KOK Edit: Your favorite copyeditor since 1984(SM)
KOK Edit: your favorite copyeditor since 1984(SM) KOK Edit: your favorite copyeditor since 1984(SM) Katharine O'Moore Klopf

Tuesday, April 28, 2009

Learning on the Job

I learn some odd things while editing.

Today's surprise: some hyperosmotic laxatives aren't used for colonoscopy prep because fermentation in the bowel means that they carry a small risk of explosion!

Makes me really eager to schedule a colonoscopy for myself. I'll let you go first, okay?

Sunday, April 26, 2009

Spring in My Flower Bed

Grape hyacinths

The grape hyacinths in my flower bed always make me smile. They look delicate, but they're hardy, and they're such a rich bluish purple.

Wednesday, April 22, 2009

Sad Juxtaposition

beautiful treeIt's Earth Day today. Professional tree trimmers are cutting down a huge, lovely old maple tree in the front yard to the right of my house (wa-a-a-a-ah!), while in the yard to the left of my house, installers are putting up solar panels to heat the neighbors' swimming pool.

Thursday, April 16, 2009

Get-Ready-for-School Fun

This morning during get-ready-for-school time, Ed and I were teasing Jared about how giggly and silly he was being rather than focusing on the task at hand. I started calling him made-up names such as verteneschniggler ("Stop being a verteneschniggler and get moving!") and eventually threw in a real word, bandicoot, which he thought was both hilarious and made up. So I came up with a photo of a bandicoot to show him.

For your viewing pleasure, and with Jared's permission, here is a photo of the extremely rare Jared subspecies of the rabbit-eared bandicoot (Macrotis lagotis):

The Jared subspecies of the rabbit-eared bandicoot

He was so pleased with it that he asked me to print a copy of it to share with his teacher. Updated: Jared reports that his teacher laughed hysterically and was happy to be allowed to keep the picture.

Wednesday, April 15, 2009

Self-Advocacy in Teens with ADHD

This bodes well for the future:

Whichever of us, my husband Ed or me, is up at the god-awful hour of 6:30 a.m. when Neil, our ninth-grader, is getting ready for school reminds him to take his AD/HD and antidepressant–antianxiety meds. At about 7:30 this morning, when Neil was already on the long bus ride to school, Ed realized that after he'd reminded Neil to take his pills, the two of them had gotten distracted with chatting and our son never got around to taking his meds. Ed thought of driving all the way over to the school, in rush-hour traffic, to give Neil his meds there, but he couldn't because (1) I'd then have to be the one to walk Jared, our second-grader, down to his bus stop instead of getting busy working to meet a deadline and (2) Ed would then miss a good chunk of today's half-day continuing-education seminar on formulating special paint colors for spraying cabinetry. So we just let the pill issue go.

Neil arrived home from school about an hour ago, saying yes, he realized that he'd forgotten to take his meds, and he hated the superspacy feeling that he had had to deal with all day.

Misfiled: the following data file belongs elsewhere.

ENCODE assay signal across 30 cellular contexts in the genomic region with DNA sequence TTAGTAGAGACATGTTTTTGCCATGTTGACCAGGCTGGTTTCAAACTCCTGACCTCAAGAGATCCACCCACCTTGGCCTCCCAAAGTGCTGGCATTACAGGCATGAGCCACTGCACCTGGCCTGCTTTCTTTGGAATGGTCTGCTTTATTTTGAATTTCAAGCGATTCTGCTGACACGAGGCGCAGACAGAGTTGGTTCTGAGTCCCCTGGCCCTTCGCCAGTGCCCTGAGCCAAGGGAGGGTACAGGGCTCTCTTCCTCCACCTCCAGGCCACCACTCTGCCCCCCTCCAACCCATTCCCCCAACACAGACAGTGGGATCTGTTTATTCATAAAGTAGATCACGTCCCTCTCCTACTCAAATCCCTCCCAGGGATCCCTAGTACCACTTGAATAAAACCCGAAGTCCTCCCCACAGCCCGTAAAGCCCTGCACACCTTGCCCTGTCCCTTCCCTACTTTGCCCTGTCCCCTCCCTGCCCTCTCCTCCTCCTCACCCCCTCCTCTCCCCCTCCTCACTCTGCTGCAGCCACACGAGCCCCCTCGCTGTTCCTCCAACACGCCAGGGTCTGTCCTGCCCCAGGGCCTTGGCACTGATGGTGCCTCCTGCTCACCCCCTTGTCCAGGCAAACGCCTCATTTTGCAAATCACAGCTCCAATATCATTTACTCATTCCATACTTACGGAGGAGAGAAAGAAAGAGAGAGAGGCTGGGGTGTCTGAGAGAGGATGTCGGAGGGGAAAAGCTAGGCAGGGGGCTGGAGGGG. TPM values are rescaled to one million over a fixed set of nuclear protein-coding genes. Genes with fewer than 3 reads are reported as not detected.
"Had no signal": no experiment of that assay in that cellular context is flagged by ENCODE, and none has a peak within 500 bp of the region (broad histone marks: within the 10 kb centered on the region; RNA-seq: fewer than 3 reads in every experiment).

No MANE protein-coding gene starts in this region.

Here's the cool part: He had the wherewithal to advocate for himself in dealing with the problem! He talked to each teacher as he moved through the day's schedule and let him or her know about the missed medication dose and that he was feeling overwhelmed trying to both concentrate and get his assignments done quickly and completely. Because he is by now such a well-mannered, easy-to-deal-with kid who works very hard in school, all of the teachers cut him slack today, letting him complete just as much as he could in the time allotted and no more, without penalty.

This is astounding because until just about a year ago, Neil wouldn't advocate for himself even if his life depended on it. His social anxiety level was so up there that he never asked for help, for fear of calling attention to himself. I could see how pleased with himself he was at how he handled things today. "And I was even social!" he said, grinning hugely. Yes, his meds help a great deal. But while he's been taking them, he's been focused and calm enough to learn some very handy new interpersonal skills.

Geez, I love that boy. And I know that he'll do just fine when he's on his own one day.

How Do You Spell "Relief"?

Pinch me, please—I think I'm dreaming.

Early this morning, I got a call from the case handler at the offices of the bank that holds Ed's and my mortgage saying that after they'd perused the seeming hundreds of pages of financial info that I'd faxed them at their request, they will be granting us a 3-month moratorium on making any mortgage payments at all! (Yes, we will have to pay back that money down the line when our finances are better, so we will be putting money aside for that eventuality.) I felt like leaping through the phone line to hug the guy. He said, "You and Edward are making so little right now in comparison with your monthly [personal and business] expenses that I can't charge you anything at all on your mortgage." Hell, yeah! That's what I've been saying for months—that the economic collapse has mostly wiped out Ed's cabinetmaking business. (And yes, this arrangement with our mortgage-holder will be put into writing very shortly.)